Facebook Pixel

How Safe are Silicone Implants?

By Expert HERWriter
Rate This
Breast Conditions related image Photo: Getty Images

According to the U.S. Food and Drug Administration, silicone implants are safe but can cause problems the longer a women has them in. Many of my patients had their implants inserted in their late teens and 20's and are now entering menopause and asking about their concerns. As it turns out, about one in five women who wanted augmentation and about five in 10 who needed reconstruction will need their implant removed within 10 years. This means the 25-year-old you needs to be aware that the 35-year-old you could be facing surgery again.

The biggest problems include hardening of the area, or capsular contracture, and leakage of the silicone out into the chest cavity that might cause a variety of systemic problems. As a result, it is recommended to have an MRI of the breasts three years after initial implantation and then every two years thereafter. Leakage cannot often be seen on mammography.

Silicone implants were reintroduced to the market in 2006 after having been pulled for many years due to numerous health concerns. The implants are pre-filled and therefore come in specific sizes that are not adjustable. Recovery can take several weeks and is often painful (more so if done under the chest wall).

If you choose to have them removed, or if it’s required, you must think about your next step. Do you have new ones implanted? What if they were removed for concerning reasons? It’s important you talk with your health care provider or go back to your surgeon for follow-ups especially if you notice changes.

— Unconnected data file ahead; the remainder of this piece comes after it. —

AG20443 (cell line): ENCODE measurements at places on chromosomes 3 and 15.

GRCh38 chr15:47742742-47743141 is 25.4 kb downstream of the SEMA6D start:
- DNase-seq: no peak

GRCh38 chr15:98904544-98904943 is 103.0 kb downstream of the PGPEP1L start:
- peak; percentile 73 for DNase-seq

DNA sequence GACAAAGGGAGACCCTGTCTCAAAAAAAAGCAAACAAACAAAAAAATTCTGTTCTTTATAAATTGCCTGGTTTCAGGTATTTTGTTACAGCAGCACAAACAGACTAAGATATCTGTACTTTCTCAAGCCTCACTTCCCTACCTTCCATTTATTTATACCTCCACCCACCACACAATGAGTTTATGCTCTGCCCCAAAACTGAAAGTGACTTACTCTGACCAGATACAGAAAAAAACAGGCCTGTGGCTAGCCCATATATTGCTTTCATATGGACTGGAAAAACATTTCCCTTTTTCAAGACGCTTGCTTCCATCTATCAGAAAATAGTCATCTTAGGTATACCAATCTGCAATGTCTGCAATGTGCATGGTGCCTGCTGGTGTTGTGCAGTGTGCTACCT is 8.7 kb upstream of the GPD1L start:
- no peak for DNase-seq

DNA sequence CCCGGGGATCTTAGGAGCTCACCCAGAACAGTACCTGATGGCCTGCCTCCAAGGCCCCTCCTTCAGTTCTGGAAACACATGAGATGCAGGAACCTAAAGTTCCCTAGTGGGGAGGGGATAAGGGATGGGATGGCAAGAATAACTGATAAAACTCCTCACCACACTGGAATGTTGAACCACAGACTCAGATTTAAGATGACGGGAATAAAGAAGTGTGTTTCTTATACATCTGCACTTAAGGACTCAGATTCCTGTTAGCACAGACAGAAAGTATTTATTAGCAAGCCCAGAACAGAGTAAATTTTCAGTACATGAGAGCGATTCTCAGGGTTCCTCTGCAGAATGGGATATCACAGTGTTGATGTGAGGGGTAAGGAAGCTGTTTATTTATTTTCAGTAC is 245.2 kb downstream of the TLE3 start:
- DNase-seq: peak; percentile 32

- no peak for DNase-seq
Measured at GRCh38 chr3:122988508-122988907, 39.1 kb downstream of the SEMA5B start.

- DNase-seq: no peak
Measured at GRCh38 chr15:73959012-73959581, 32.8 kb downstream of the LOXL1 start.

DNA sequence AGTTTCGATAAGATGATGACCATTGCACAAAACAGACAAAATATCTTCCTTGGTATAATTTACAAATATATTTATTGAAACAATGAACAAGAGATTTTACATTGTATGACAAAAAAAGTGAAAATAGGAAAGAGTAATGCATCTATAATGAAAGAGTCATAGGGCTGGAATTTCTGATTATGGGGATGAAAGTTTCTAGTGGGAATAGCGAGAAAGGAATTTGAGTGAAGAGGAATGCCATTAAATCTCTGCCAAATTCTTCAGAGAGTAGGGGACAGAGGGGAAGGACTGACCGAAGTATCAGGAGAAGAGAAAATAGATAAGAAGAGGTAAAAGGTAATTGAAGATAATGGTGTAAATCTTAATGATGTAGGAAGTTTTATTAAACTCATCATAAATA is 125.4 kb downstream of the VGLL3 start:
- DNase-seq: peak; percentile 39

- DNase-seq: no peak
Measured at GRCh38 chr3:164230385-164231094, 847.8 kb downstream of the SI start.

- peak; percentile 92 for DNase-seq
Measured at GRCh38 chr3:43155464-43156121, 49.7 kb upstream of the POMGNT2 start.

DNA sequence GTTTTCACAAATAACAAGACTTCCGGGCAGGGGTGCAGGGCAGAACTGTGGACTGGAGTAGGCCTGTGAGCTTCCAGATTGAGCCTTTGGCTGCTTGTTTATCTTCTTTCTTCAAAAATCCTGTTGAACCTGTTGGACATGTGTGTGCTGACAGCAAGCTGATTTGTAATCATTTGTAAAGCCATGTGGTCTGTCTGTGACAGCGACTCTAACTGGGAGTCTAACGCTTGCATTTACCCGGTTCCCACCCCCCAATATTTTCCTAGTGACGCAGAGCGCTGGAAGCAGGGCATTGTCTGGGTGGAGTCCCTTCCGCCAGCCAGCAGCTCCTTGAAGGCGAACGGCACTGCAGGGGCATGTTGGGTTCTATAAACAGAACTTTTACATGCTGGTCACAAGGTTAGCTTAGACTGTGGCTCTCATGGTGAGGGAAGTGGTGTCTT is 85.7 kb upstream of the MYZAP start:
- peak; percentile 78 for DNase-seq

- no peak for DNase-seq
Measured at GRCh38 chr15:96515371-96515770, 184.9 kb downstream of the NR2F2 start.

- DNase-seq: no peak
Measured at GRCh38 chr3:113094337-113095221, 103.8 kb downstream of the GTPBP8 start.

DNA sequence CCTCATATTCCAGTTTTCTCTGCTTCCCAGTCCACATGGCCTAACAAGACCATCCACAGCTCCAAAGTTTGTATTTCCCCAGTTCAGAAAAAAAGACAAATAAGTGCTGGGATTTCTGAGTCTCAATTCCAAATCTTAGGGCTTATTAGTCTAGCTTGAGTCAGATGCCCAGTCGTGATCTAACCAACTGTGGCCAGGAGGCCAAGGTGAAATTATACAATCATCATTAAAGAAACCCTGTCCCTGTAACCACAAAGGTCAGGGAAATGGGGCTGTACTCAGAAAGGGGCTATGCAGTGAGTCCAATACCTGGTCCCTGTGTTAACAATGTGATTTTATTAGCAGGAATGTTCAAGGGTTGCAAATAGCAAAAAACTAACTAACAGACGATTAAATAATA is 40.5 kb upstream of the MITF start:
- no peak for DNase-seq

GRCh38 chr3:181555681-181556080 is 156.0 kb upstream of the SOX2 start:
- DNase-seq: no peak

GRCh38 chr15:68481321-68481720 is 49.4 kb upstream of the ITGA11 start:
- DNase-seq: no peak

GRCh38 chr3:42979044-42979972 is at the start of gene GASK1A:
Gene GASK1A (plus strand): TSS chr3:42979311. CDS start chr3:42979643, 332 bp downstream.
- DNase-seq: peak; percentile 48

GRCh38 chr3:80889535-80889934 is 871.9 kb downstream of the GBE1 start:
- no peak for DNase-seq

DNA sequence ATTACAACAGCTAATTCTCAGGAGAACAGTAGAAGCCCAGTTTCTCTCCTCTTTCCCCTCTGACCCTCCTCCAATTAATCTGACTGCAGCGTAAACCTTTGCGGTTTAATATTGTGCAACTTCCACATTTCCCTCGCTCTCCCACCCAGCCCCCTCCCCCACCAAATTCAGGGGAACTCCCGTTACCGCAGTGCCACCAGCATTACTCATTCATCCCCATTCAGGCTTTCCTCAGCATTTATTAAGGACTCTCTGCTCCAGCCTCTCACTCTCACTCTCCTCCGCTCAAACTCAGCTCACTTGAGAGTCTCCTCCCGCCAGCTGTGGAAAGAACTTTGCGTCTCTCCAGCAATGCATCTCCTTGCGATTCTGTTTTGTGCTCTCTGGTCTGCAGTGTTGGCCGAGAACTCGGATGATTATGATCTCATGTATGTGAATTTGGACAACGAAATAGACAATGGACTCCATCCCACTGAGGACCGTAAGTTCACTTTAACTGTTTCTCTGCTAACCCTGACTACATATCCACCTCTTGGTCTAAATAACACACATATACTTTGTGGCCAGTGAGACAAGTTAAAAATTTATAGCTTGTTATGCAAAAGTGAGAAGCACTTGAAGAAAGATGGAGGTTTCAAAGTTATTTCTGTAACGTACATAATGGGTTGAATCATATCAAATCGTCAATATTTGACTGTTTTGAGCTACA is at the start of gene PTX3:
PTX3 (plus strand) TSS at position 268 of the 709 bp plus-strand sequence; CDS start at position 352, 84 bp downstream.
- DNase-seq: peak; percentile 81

1) Long-Term Complications likely with Silicone Breast Implants
2) Breast Implants

Reviewed June 24, 2011
Edited by Alison Stanton

Add a CommentComments

There are no comments yet. Be the first one and get the conversation started!

Enter the characters shown in the image.
By submitting this form, you agree to EmpowHER's terms of service and privacy policy

We value and respect our HERWriters' experiences, but everyone is different. Many of our writers are speaking from personal experience, and what's worked for them may not work for you. Their articles are not a substitute for medical advice, although we hope you can gain knowledge from their insight.

Breast Conditions

Get Email Updates

Breast Conditions Guide

HERWriter Guide

Have a question? We're here to help. Ask the Community.


Health Newsletter

Receive the latest and greatest in women's health and wellness from EmpowHER - for free!